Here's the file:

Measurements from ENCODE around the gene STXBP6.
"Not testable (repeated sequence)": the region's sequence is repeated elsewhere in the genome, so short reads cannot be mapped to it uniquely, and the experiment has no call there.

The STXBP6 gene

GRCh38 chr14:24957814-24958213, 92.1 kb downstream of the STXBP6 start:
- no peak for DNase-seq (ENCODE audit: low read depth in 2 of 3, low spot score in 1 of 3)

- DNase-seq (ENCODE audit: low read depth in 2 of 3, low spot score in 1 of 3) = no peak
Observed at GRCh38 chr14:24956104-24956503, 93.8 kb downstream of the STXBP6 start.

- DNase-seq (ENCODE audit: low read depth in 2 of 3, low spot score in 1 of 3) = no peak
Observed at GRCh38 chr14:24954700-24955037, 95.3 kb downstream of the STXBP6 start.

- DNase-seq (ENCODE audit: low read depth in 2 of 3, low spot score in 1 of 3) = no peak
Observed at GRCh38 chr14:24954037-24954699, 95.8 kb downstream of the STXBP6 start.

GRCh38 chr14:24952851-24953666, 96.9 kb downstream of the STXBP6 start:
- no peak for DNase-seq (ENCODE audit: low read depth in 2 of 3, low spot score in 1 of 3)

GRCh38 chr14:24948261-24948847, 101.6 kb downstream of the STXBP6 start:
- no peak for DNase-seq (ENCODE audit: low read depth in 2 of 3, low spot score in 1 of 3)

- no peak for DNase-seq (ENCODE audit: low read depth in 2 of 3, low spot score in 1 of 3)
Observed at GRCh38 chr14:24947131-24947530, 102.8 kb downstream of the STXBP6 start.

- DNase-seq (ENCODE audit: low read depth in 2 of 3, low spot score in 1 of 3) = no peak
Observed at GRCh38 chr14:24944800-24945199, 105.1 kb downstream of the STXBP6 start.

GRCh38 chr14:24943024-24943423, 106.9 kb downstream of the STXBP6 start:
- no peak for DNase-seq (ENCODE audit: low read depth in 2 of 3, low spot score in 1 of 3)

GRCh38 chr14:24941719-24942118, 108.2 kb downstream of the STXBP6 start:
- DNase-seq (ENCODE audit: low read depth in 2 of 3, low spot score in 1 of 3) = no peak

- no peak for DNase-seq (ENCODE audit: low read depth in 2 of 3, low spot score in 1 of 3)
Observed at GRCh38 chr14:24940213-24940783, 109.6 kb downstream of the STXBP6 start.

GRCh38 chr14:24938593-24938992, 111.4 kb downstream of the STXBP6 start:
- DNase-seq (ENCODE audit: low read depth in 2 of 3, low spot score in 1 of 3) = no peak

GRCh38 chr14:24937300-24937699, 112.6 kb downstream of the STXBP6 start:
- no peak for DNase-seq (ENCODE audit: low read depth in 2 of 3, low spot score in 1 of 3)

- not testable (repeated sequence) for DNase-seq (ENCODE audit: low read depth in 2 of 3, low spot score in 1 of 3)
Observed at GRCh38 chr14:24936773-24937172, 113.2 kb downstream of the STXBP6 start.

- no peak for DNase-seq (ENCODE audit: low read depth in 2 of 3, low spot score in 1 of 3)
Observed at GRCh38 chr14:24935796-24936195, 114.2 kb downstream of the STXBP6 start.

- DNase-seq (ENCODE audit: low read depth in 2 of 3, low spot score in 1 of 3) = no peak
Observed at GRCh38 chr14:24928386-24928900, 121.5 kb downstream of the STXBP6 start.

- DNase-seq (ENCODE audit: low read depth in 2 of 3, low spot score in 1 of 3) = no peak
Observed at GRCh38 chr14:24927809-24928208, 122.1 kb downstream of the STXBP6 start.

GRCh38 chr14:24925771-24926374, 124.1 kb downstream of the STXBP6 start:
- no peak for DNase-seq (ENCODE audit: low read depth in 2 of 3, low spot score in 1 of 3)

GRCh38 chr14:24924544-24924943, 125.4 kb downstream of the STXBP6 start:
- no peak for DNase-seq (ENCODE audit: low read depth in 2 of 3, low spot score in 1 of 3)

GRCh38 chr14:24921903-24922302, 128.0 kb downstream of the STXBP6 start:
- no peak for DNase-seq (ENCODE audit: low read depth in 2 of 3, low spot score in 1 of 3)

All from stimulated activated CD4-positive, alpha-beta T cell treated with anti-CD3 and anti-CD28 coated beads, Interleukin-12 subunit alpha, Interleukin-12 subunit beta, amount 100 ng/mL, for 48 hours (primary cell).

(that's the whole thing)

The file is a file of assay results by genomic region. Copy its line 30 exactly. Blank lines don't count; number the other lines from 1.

- not testable (repeated sequence) for DNase-seq (ENCODE audit: low read depth in 2 of 3, low spot score in 1 of 3)